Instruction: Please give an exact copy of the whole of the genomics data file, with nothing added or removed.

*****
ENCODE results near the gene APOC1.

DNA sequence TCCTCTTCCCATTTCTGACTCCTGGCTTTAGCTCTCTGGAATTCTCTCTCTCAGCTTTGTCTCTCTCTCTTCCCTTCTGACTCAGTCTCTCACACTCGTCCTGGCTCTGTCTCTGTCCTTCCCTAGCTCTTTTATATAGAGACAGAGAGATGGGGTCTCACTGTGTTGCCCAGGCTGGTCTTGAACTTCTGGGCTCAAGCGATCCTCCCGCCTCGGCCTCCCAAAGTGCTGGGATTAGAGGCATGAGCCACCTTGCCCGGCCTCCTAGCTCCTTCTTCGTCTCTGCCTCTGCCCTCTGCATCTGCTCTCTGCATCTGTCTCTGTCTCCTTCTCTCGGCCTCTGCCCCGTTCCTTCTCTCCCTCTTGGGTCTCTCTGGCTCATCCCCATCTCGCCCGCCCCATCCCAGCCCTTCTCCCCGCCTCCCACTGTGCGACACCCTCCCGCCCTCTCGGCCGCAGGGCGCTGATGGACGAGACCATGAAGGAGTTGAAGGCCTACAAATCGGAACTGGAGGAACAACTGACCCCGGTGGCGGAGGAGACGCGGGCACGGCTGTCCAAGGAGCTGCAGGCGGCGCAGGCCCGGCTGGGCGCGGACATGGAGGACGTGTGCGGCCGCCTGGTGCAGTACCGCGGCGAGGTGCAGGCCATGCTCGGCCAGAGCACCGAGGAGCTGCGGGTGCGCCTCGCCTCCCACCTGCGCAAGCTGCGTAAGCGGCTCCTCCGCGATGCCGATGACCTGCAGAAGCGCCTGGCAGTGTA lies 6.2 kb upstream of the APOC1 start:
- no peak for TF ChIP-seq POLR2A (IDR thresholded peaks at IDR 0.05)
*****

ENCODE results near the gene APOC1.

DNA sequence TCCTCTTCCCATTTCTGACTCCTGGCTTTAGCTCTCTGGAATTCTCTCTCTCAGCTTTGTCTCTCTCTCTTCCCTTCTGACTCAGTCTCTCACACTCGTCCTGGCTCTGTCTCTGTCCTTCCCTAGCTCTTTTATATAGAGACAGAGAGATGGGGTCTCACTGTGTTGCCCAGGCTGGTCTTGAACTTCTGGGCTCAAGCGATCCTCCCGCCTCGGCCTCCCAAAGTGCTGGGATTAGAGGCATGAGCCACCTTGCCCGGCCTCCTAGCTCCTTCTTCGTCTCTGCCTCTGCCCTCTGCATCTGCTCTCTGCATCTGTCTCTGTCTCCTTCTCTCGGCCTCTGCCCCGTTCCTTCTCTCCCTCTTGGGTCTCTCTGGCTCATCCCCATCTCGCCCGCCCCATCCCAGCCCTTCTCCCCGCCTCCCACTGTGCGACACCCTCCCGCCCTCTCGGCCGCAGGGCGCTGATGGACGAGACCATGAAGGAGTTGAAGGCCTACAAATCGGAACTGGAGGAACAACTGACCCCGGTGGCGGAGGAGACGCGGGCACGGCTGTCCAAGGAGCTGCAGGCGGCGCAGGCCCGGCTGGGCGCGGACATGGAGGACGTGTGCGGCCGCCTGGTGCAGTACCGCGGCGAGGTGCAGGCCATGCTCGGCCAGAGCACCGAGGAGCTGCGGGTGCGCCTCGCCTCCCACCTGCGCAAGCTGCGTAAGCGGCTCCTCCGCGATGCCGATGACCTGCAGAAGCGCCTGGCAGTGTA lies 6.2 kb upstream of the APOC1 start:
- no peak for TF ChIP-seq POLR2A (IDR thresholded peaks at IDR 0.05)